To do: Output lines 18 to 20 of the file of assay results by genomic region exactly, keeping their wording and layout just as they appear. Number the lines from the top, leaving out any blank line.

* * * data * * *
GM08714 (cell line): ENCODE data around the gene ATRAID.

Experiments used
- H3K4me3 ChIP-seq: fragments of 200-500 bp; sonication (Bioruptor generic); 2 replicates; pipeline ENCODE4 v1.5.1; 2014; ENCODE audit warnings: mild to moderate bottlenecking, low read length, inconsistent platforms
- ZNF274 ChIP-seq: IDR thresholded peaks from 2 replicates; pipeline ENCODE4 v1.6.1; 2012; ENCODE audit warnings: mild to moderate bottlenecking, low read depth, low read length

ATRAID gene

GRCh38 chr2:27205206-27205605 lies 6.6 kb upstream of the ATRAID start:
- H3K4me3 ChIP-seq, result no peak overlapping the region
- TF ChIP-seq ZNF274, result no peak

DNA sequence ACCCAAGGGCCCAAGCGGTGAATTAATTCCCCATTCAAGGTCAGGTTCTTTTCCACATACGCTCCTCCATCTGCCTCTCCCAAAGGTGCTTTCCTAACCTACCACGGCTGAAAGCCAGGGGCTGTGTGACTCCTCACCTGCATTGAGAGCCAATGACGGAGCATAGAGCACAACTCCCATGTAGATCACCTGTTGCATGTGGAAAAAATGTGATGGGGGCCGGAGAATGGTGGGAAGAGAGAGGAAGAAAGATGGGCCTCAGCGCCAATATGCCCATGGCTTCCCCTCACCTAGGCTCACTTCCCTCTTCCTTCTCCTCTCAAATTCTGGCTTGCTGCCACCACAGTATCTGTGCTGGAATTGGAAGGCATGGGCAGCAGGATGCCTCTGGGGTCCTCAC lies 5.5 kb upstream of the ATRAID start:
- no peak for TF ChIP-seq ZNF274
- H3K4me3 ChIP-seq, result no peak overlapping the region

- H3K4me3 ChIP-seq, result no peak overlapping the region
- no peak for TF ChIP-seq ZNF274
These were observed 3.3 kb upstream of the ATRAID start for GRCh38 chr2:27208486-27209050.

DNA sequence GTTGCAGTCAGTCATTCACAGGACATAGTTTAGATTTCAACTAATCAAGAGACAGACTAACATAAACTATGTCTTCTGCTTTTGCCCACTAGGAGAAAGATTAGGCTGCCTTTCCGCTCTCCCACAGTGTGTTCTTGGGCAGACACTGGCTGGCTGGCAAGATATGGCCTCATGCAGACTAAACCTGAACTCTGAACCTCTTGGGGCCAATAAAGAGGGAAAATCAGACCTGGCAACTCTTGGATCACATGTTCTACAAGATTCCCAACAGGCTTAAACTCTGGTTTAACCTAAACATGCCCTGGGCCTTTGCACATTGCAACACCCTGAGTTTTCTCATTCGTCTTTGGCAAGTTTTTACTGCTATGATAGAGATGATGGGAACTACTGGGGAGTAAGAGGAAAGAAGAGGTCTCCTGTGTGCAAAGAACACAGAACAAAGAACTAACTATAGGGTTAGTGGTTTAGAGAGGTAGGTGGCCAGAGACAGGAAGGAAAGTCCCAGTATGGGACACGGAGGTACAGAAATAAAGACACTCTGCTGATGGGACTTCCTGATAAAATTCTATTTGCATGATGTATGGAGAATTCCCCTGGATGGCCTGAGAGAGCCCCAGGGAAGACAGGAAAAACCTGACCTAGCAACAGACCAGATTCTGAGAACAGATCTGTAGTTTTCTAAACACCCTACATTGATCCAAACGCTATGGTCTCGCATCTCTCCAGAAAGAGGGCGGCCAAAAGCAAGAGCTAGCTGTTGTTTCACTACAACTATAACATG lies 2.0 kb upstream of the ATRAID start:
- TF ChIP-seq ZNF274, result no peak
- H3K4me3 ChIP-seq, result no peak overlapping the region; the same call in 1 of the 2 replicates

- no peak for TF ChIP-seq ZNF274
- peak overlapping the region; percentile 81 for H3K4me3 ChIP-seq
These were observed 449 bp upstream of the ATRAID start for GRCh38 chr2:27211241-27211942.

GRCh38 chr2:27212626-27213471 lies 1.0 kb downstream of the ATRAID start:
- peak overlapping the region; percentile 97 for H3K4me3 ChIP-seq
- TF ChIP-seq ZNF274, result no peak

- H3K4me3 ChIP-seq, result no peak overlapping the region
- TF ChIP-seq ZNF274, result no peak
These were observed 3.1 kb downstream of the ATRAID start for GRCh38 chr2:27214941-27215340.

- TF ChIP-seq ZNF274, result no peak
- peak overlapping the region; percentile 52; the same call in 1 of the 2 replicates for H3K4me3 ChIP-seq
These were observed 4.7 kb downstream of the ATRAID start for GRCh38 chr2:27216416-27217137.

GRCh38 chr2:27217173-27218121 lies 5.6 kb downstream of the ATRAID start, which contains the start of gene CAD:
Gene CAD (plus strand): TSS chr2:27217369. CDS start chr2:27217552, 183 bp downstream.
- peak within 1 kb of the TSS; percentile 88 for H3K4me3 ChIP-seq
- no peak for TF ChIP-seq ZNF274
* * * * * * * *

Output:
- no peak for TF ChIP-seq ZNF274
- peak overlapping the region; percentile 81 for H3K4me3 ChIP-seq
These were observed 449 bp upstream of the ATRAID start for GRCh38 chr2:27211241-27211942.